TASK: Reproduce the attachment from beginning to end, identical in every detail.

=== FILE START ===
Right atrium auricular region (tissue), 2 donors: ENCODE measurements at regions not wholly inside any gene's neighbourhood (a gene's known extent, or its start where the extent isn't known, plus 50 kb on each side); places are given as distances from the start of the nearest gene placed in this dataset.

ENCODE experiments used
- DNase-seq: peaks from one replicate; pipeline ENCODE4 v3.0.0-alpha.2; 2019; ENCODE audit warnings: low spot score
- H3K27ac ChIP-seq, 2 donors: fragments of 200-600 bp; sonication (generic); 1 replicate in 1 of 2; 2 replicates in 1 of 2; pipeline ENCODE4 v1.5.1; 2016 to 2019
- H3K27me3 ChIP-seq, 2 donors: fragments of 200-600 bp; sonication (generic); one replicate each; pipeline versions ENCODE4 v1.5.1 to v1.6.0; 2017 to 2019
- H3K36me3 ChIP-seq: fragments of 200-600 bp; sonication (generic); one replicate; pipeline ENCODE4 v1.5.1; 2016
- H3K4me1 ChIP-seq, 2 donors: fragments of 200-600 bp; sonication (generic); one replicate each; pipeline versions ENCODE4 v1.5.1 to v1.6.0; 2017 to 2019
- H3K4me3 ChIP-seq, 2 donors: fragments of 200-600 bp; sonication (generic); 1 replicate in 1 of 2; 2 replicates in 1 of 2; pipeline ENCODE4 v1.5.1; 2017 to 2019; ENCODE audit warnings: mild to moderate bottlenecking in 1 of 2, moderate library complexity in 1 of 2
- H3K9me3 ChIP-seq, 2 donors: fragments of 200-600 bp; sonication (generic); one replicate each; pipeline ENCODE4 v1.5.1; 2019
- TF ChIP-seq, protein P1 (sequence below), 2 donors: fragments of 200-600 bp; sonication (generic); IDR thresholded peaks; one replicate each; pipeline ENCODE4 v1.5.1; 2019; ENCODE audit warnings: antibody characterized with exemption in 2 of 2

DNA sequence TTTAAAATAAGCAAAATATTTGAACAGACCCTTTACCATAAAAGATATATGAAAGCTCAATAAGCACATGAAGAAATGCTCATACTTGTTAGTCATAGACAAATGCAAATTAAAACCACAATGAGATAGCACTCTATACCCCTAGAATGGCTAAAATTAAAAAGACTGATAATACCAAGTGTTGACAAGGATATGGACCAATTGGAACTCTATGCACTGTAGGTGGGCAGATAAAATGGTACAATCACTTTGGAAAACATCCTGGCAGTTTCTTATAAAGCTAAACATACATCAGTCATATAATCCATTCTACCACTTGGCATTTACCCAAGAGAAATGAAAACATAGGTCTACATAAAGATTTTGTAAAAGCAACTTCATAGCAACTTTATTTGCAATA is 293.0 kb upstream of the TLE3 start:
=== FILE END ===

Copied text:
Right atrium auricular region (tissue), 2 donors: ENCODE measurements at regions not wholly inside any gene's neighbourhood (a gene's known extent, or its start where the extent isn't known, plus 50 kb on each side); places are given as distances from the start of the nearest gene placed in this dataset.

ENCODE experiments used
- DNase-seq: peaks from one replicate; pipeline ENCODE4 v3.0.0-alpha.2; 2019; ENCODE audit warnings: low spot score
- H3K27ac ChIP-seq, 2 donors: fragments of 200-600 bp; sonication (generic); 1 replicate in 1 of 2; 2 replicates in 1 of 2; pipeline ENCODE4 v1.5.1; 2016 to 2019
- H3K27me3 ChIP-seq, 2 donors: fragments of 200-600 bp; sonication (generic); one replicate each; pipeline versions ENCODE4 v1.5.1 to v1.6.0; 2017 to 2019
- H3K36me3 ChIP-seq: fragments of 200-600 bp; sonication (generic); one replicate; pipeline ENCODE4 v1.5.1; 2016
- H3K4me1 ChIP-seq, 2 donors: fragments of 200-600 bp; sonication (generic); one replicate each; pipeline versions ENCODE4 v1.5.1 to v1.6.0; 2017 to 2019
- H3K4me3 ChIP-seq, 2 donors: fragments of 200-600 bp; sonication (generic); 1 replicate in 1 of 2; 2 replicates in 1 of 2; pipeline ENCODE4 v1.5.1; 2017 to 2019; ENCODE audit warnings: mild to moderate bottlenecking in 1 of 2, moderate library complexity in 1 of 2
- H3K9me3 ChIP-seq, 2 donors: fragments of 200-600 bp; sonication (generic); one replicate each; pipeline ENCODE4 v1.5.1; 2019
- TF ChIP-seq, protein P1 (sequence below), 2 donors: fragments of 200-600 bp; sonication (generic); IDR thresholded peaks; one replicate each; pipeline ENCODE4 v1.5.1; 2019; ENCODE audit warnings: antibody characterized with exemption in 2 of 2

DNA sequence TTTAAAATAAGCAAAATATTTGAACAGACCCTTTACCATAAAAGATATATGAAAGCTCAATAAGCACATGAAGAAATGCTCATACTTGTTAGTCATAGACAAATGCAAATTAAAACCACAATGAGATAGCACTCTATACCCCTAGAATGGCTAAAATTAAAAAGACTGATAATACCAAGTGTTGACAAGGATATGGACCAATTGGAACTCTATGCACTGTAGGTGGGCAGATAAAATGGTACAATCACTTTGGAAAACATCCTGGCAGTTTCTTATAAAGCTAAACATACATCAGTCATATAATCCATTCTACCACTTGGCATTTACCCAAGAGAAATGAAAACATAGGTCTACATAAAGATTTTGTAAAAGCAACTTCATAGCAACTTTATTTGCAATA is 293.0 kb upstream of the TLE3 start: